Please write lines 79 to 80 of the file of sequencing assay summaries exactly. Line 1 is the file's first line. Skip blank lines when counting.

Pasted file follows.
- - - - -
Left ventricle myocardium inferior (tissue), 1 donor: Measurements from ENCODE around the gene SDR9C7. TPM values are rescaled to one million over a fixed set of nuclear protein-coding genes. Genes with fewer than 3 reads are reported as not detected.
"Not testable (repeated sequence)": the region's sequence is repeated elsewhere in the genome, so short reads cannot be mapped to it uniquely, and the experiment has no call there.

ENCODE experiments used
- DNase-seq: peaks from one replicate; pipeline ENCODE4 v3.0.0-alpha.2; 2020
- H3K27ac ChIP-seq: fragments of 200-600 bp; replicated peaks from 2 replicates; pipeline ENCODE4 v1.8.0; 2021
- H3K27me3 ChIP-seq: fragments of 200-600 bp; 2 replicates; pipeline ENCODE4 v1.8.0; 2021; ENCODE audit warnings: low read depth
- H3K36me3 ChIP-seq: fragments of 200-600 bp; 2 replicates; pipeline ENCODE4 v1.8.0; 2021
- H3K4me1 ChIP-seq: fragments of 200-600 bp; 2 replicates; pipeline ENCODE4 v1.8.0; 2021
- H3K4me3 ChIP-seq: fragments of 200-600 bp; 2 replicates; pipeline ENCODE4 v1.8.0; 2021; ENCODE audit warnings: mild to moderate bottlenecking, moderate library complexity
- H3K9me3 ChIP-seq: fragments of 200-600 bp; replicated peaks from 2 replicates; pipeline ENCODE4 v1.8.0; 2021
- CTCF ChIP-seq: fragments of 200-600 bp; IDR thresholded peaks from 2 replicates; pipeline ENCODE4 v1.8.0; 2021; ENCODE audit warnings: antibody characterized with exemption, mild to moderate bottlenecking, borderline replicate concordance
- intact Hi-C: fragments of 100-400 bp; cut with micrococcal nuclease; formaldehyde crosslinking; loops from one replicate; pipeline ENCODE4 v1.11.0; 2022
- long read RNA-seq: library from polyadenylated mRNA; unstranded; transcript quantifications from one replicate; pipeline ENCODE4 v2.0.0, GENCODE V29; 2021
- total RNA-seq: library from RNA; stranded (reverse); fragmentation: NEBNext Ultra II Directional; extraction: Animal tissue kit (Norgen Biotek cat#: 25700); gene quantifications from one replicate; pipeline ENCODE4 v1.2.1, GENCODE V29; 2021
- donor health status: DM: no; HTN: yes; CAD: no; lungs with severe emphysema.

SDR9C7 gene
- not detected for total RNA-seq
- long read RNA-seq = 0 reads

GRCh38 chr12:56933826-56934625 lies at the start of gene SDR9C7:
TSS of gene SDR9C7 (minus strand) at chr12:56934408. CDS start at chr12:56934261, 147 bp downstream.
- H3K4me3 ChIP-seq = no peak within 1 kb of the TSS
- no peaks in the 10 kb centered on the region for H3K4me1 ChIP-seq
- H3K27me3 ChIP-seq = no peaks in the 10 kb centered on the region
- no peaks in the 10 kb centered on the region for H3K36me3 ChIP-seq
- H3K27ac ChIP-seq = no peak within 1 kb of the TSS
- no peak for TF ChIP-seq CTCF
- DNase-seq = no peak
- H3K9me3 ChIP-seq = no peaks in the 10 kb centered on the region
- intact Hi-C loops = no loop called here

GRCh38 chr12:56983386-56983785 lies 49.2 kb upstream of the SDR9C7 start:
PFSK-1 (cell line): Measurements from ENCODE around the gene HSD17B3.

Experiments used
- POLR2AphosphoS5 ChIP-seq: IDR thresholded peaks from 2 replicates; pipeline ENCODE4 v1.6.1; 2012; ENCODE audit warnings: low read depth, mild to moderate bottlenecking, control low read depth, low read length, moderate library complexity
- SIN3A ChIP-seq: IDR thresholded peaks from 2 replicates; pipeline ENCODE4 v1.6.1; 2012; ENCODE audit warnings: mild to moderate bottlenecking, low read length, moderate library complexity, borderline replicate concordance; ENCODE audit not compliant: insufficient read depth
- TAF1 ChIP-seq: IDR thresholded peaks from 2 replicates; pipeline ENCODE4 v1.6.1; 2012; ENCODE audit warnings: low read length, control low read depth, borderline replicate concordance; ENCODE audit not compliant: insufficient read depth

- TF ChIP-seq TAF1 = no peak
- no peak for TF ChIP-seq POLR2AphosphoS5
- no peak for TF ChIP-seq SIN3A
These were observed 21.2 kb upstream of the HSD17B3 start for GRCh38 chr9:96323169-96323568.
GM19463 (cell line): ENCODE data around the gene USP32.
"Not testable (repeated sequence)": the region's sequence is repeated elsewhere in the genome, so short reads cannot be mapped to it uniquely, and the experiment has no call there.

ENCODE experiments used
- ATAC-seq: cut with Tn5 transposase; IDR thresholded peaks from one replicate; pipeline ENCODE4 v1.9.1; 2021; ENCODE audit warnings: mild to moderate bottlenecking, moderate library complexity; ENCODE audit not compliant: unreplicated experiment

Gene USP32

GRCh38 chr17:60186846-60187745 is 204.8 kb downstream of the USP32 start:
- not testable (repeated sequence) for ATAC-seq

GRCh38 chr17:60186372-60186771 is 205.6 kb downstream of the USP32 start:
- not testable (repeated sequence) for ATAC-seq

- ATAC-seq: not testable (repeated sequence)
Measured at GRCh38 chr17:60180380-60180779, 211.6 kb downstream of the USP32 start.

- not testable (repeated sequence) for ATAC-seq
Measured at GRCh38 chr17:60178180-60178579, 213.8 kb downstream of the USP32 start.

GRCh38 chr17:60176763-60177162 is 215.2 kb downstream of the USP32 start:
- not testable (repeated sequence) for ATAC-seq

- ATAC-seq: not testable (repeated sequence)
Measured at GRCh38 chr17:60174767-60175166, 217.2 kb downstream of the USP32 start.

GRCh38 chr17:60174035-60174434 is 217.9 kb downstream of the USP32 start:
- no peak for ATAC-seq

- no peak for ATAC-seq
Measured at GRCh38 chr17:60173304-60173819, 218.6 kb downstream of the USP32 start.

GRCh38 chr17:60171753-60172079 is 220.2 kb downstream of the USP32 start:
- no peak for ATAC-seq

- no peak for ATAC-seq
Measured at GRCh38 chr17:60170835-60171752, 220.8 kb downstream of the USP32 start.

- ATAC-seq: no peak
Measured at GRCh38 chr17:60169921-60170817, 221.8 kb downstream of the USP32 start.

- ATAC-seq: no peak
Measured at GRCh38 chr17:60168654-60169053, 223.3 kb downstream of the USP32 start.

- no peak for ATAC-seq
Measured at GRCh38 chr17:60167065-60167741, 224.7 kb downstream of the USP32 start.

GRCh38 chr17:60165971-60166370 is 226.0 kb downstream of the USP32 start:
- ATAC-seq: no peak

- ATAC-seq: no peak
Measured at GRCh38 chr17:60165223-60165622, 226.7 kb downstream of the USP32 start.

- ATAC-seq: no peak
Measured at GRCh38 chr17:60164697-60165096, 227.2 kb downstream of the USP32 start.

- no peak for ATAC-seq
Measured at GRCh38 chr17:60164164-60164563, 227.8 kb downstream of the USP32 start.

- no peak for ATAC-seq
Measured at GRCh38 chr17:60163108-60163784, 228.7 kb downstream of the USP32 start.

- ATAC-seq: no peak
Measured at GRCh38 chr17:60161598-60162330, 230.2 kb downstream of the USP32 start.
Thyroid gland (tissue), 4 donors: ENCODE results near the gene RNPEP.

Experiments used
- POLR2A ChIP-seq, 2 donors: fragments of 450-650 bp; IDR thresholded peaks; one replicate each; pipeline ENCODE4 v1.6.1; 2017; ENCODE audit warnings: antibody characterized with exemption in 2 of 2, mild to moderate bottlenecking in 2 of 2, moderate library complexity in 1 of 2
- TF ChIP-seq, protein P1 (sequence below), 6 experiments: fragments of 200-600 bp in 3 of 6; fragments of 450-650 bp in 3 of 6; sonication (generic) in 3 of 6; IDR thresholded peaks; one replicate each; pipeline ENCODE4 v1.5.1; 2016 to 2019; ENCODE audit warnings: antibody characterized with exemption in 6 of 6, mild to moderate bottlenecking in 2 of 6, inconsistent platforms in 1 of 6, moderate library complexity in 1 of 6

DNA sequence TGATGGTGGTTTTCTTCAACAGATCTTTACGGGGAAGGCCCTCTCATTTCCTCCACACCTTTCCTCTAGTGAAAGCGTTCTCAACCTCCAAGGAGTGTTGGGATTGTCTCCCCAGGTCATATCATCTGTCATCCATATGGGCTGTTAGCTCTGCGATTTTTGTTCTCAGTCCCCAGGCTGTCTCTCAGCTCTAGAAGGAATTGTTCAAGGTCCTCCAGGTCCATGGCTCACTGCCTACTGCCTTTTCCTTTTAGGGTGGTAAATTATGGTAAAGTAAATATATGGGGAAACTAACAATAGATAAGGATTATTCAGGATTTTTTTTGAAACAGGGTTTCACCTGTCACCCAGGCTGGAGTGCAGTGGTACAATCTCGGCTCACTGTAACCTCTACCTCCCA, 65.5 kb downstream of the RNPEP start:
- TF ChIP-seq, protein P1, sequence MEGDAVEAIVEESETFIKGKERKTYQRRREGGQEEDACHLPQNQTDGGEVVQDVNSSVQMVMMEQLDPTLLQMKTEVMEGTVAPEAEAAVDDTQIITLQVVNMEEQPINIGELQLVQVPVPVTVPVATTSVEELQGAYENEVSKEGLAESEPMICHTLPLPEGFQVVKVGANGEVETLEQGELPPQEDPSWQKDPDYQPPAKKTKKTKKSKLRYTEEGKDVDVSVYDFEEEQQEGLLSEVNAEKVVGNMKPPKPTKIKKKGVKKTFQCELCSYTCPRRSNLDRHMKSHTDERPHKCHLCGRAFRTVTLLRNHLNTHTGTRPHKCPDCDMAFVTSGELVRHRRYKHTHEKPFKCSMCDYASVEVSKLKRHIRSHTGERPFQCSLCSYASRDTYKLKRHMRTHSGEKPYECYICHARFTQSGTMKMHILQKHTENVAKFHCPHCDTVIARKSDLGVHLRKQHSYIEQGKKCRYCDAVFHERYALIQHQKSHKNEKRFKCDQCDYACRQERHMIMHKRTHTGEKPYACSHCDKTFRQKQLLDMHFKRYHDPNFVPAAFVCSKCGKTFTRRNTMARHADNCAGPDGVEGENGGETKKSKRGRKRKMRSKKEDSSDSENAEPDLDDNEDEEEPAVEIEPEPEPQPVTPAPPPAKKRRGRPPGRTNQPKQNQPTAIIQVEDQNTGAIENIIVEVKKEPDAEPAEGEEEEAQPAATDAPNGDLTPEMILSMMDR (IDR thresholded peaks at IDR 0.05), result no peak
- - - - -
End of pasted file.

- no peak for ATAC-seq
Measured at GRCh38 chr17:60163108-60163784, 228.7 kb downstream of the USP32 start.